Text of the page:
Hot. Really hot. Stinkin’ Hot. Freakin’ Hot. If-you-were-born-in-Alaska-you-have-no-frame-of-reference, Hot(that includes you folks in Fairbanks). Hawaii-isn’t-even-close, Hot. Hotter than Hell. You-could-fry-an egg-on-the-cobblestones, hot. Of course, you would want to pour a little olive oil on the stones first because, well, the oil is so good here, it would be a shame to cook an egg without it. It is no surprise that Dante, the designer of our concept of Hell and it’s rings, was from Italy. He was clearly drawing from personal experience.
Hot in Calabria (where I no longer am) was a special breed of hot. People said it was dry climate, but there was way too much mold growing on the bathroom walls for me to buy that story. Besides, it rained very regularly, about like Seattle, only with really big lightning and thunder. So, after a rainstorm, even though it was hot as Hades, at least it was muggy.
I was unprepared for the type of hot that we got in Calabria. It came on suddenly, March 21, first day of Spring, the weather changed immediately, but it didn’t really get cook-your-brains hot until mid-May. People were still wearing sweaters while I was lying naked on the bed with every window and door flung open praying for ventilation. I was more concerned about being found mummified than being dignified. They still had jeans and boots on while I was using SPF 50 at 8 AM. They were wearing scarves, yes, scarves, while I was lurking around alleys, adjusting my route home from morning errands so I could always be in the shade.
When confronted with the market square one day when I had been caught out past 11 AM on an internet mission I clung to the slim shadow of a restaurant sign trying to decide how to make the crossing alive. It was like passing through Death Valley at high noon in July. (I actually did that once) I pondered my options; wait until 5 PM to cross and find a cafe to sit in for 6 hours, reroute through the city and hopefully find a way around but risk the possibility that I may not find a way and have to cross at noon, or simply walk deliberately but slowly across remembering the shortest distance between two points is a straight line. I chose the latter. I focused on the road in front of me, a few meters at a time. I checked for oncoming cars in all directions and then headed out with purpose; a vector heading straight for the Autolavaggio. One step, another, I could feel the heat on my back, another step, not too fast, another, another, feeling the perspiration building on my forehead and on my arms. Step, step, step, cars either stopping, slowing or going around me, I refused to change my pace or even turn my head in any direction, every exertion produces more perspiration. Finally, I step up the steep curb of the corner and two more steps and I am in the shade. A few more steps, keep going, because once I reach a crossstreet there may be a breeze from the sea. Yes, yes, there is a breeze. Hurray!
It is so hot in Calabria in June that when I get to work, even if I am standing perfectly still, I can feel the beads of perspiration sliding down the middle of my back and then beaching themselves on the waistband of my pants where they continue to irritate me for the rest of the evening. I shower every time I get home, no matter how many times a day that is, just to get my core temperature down a few degrees. I am pretty sure I have cooked a few brain cells during my time here, which may explain why I seem dazed and confused much of the time.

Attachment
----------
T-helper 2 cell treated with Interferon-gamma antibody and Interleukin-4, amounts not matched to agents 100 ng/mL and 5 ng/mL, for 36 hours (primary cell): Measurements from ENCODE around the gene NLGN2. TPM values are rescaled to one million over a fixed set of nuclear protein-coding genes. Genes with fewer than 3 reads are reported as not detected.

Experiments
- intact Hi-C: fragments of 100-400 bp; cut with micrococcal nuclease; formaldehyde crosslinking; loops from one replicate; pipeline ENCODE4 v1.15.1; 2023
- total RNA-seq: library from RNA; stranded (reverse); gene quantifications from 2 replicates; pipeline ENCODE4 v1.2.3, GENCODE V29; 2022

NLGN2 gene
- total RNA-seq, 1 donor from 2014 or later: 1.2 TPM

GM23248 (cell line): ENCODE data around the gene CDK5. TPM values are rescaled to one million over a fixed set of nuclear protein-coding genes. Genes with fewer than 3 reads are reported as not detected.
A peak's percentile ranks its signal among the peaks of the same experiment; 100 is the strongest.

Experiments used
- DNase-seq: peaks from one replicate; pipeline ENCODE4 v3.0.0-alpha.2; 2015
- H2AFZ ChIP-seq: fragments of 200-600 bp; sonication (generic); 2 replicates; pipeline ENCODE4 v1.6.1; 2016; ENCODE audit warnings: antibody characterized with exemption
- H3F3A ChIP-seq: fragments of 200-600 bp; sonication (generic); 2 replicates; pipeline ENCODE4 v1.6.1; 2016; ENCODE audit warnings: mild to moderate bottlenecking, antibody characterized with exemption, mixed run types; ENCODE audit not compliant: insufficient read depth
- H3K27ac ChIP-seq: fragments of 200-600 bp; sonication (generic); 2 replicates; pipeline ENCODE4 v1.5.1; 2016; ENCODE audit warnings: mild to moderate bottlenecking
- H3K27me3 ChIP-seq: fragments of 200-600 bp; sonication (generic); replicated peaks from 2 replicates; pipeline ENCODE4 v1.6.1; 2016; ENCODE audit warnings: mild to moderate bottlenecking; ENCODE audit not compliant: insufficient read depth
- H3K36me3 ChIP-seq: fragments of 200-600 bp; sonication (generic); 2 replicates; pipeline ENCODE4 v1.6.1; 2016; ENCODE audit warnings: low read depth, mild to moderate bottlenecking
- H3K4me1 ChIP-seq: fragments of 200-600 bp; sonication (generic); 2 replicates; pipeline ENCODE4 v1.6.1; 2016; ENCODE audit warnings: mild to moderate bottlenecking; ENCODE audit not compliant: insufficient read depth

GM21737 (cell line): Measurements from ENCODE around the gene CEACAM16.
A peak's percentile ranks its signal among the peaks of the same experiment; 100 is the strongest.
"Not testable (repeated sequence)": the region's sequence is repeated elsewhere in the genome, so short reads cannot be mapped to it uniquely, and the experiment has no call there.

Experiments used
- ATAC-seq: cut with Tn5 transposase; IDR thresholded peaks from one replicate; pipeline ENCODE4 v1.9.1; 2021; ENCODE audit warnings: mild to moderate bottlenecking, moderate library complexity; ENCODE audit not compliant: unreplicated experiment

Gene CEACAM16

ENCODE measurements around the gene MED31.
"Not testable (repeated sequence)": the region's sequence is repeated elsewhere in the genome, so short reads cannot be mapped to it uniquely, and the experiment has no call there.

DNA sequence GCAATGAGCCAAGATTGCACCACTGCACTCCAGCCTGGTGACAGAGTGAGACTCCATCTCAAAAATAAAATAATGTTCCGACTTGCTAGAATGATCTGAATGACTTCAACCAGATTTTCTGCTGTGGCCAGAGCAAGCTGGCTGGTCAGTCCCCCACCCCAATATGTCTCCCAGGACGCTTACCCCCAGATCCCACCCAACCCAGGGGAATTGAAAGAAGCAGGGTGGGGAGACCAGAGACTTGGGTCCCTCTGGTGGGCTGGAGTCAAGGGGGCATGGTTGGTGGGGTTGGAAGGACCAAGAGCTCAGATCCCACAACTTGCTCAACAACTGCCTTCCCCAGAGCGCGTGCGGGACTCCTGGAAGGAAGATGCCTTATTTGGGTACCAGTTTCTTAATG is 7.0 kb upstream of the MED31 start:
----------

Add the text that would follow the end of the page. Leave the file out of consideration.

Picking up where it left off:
Even though the heat was intense on June 1st, people still acted like it was winter, at least in the way they dressed. Actually, the pizziola showed up one day in late May wearing flip flops, a T-shirt and jeans pushed up to mid calf and everyone was commenting on his clothes. He was acting as though it was Summer, the silly pudding. BUT on June 2nd, which is their Independence Day, and also signals the beginning of Summer, like our Memorial Day, all things changed. Everyone showed up on the street in shorts, sandals, skimpy blouses and sans the jackets. A few scarves still appear since apparently looking good is more important than not dying of heat prostration.
I wouldn’t want to downplay the heat of other Italian cities, because they clearly have some heat in them, but not like Calabria. I can only imagine Sicily – scary thought. IN Amalfi I stayed at the most delightful hotel up on a cliff, so high that the birds were my alarm clock and the church bells where my watch. Surrounded by trees and ocean breezes. it was wonderful. However, when I took the bus down to the city of Amalfi – HOT. Very Hot. Naples was no slouch either, it rained gratefully the first day but sunny the next. I was up early and out and back by noon to rest ans wait out the withering noonday sun, then out again in the evening when it cooled a little.
Here in Bologna, an absolutely gorgeous city, it is plenty hot as well. I spent yesterday morning in the hotel, which is right where I am now, and plan to be until about 4 PM. All the sidewalks are covered with porticos which keeps the direct sun off of you, so it is more like being cooked with steam instead of roasted. You know how if you go to the beach on a really hot day you can’t stand on the sand because it is too hot and you have to keep running or hopping your way to the sea….well, here in my room, at 11 AM I cannot put my feet on the Pergo where the sun has been shining, too hot! I washed out some underwear nad sox the other day, and they were still quite wet in the morning so I lined them up n the window sill. In a few minutes they were sweating their water out onto the sill and they were crisp/dry in under 30 minutes. Amazing! Still not as hot as Calabria. No wonder they grow kiwis there, practically year round.
THAT’S how hot it is. 🙂